Business Confidence Survey


2019 was significantly affected by the US-China trade dispute, by a rising global tendency for rather protectionist economic policy developments paired with a decelerating global economy. Economic slowdown and political uncertainty point to a mixed year for German companies in China. For Germany as an export-oriented economy in particular, open markets and a rules-based trade system are cornerstones of its companies’ worldwide success. Against this backdrop, and in times of uncertainty, German companies are eager to see more signals from the Chinese government showing its commitment to deepen and thoroughly implement necessary economic reform and opening-up measures. The conclusion and implementation of a high-quality EU-China Comprehensive Agreement on Investment (CAI) next year – with a scope beyond the usual investment protection dimension to also cover fair market access – would create new momentum and also bring Sino-German economic relations to a new stage.







Business Outlook Gloomy With Small Signs Of Hope

The slowdown of the Chinese economy combined with uncertainty due to the ongoing US-China trade dispute has left its marks. China remains a significant market for German companies, but the momentum of recent years has diminished. Industry forecasts for 2019, in particular for Germany’s traditionally strong Automotive and Machinery/Industrial Equipment sectors, have significantly decreased. Business expectations are reported at their lowest level in years, with only 27% of surveyed German companies expecting to reach or exceed their business targets in 2019. However, for 2020 surveyed enterprises report tentative signs of recovery with a slightly improved industry development.

Investment Growth Needs Improved Market Access

China has taken a number of meaningful steps this year towards implementing reforms aimed at greater openness and equal treatment of foreign entities in the Chinese market. Almost half of the surveyed companies (45%) positively acknowledge China’s commitment to further open its market. This is indeed progress, but still far from a comprehensive systematic market opening at all levels. Direct and indirect market access barriers still exist in China, with two in three respondents reporting that they face restrictions. The survey results also reveal that the more challenging market access barriers for German companies are indirect, such as obtaining licenses, disproportionate tendering processes and insufficient lead time when implementing new regulations. Despite reported market access barriers, the surveyed companies see various significant opportunities emerging in the Chinese market. Consistent this finding, two thirds of surveyed German firms plan to invest in China within the coming two years, with new manufacturing (46%) or office (37%) facilities topping the list. However, limited market access remains a barrier to further growth. One in two (53%) of all surveyed companies would even likely or very likely increase their investments in China if greater market access were granted.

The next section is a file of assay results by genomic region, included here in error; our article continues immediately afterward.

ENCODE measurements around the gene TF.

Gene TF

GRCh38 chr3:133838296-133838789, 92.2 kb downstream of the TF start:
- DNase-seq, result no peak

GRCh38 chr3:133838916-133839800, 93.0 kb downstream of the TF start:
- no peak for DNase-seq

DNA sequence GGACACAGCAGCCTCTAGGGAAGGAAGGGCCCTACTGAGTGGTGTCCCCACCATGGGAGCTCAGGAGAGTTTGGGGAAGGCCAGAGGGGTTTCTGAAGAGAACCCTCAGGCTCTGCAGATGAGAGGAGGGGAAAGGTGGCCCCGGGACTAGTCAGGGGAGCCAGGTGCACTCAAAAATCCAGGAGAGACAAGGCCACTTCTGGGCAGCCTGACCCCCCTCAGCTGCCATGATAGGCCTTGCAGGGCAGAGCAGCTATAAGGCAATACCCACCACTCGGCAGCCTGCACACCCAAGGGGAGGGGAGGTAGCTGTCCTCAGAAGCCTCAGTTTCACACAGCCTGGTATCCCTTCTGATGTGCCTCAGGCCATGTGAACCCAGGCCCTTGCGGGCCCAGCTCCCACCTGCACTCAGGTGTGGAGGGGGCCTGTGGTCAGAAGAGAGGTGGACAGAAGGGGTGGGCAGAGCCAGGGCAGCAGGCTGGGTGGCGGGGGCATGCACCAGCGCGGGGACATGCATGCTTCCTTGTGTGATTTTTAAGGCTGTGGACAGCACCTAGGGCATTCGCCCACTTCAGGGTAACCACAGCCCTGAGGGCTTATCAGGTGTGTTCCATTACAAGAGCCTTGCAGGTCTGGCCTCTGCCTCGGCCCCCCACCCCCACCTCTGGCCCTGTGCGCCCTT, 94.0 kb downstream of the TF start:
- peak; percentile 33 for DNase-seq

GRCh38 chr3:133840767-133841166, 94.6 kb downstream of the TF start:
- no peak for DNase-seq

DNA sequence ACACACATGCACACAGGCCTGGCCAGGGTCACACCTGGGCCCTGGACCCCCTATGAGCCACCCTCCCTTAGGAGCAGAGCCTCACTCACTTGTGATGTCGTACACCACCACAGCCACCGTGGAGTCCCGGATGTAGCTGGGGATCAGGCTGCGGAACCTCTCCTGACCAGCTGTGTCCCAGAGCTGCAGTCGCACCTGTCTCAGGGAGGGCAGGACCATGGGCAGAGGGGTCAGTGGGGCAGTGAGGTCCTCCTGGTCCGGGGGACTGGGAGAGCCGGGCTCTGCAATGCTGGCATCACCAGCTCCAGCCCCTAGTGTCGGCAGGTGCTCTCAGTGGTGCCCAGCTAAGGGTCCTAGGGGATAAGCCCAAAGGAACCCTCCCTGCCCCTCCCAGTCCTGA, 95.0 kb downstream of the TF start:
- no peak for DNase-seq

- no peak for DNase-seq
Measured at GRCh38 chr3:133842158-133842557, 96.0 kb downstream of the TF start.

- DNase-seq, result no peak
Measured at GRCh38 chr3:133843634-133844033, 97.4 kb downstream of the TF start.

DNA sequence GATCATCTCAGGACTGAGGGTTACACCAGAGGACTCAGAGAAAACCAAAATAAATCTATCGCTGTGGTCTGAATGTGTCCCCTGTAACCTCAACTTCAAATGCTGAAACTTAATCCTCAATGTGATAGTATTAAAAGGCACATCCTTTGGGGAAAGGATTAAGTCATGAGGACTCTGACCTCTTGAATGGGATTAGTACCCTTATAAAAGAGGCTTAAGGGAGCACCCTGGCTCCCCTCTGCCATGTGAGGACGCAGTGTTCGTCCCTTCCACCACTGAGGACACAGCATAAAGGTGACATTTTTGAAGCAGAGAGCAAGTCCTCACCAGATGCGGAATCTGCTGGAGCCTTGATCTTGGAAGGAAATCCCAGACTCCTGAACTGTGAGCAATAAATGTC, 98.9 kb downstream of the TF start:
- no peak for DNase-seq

Reform Efforts Acknowledged But Regulatory Challenges Remain

The need to level the playing field for foreign companies remains challenging and skepticism continues on several reform promises. More than one third of surveyed German companies assess some of the structural economic policy reforms as insufficient. On the other hand, policy reforms with regards to “enforcement of environmental regulations” as well as China’s “anti-corruption campaign” are perceived as sufficient. While acknowledging with the progress of environmental law enforcement, the implementation of these regulations has, nonetheless, been accompanied by disproportionately strict measures that affect production, supply chains and, ultimately, the strategic investment decisions of German companies. More than two thirds (71%) of companies surveyed, found their most important regulatory business challenge in 2019 is market access barriers and investment restrictions. For around every second respondent, legal uncertainty and unclear regulatory frameworks as well as technology transfer requirements are the top prioritized pressing hurdles. Human-resource related challenges remain at the top the list of obstacles facing the operational business of the companies surveyed. Around three out of four respondents state that finding and retaining qualified staff is their no. 1 operational business challenge. This year, the issue of difficulties obtaining visa/work permits for foreign employees in China significantly rose from rank 13 to 3 when compared to last year’s survey results. Furthermore, about half a year ahead of the planned introduction of a comprehensive national scoring system for companies, around seven out of ten German companies in China are not familiar with the system, its mode of operation and its objectives in the business context.

Trade Dispute Impacts Noticeably

In 2019, the bilateral relations between China and the US were characterized by the ongoing trade dispute, resulting in mutual implementation of punitive tariffs. The majority (83%) of the surveyed German companies operating in China feel either directly or indirectly affected by this conflict. More than every second company reports indirect impacts via supply chains or through growing volatility in global markets. While 40% do not intend to implement any changes, other companies surveyed see diverse potential consequences ranging from revisions of product portfolios, shifting focus to other markets through to relocate production sites. However, the majority (77 %) of surveyed companies are not considering moving operations out of China, which demonstrates the importance of the Chinese market.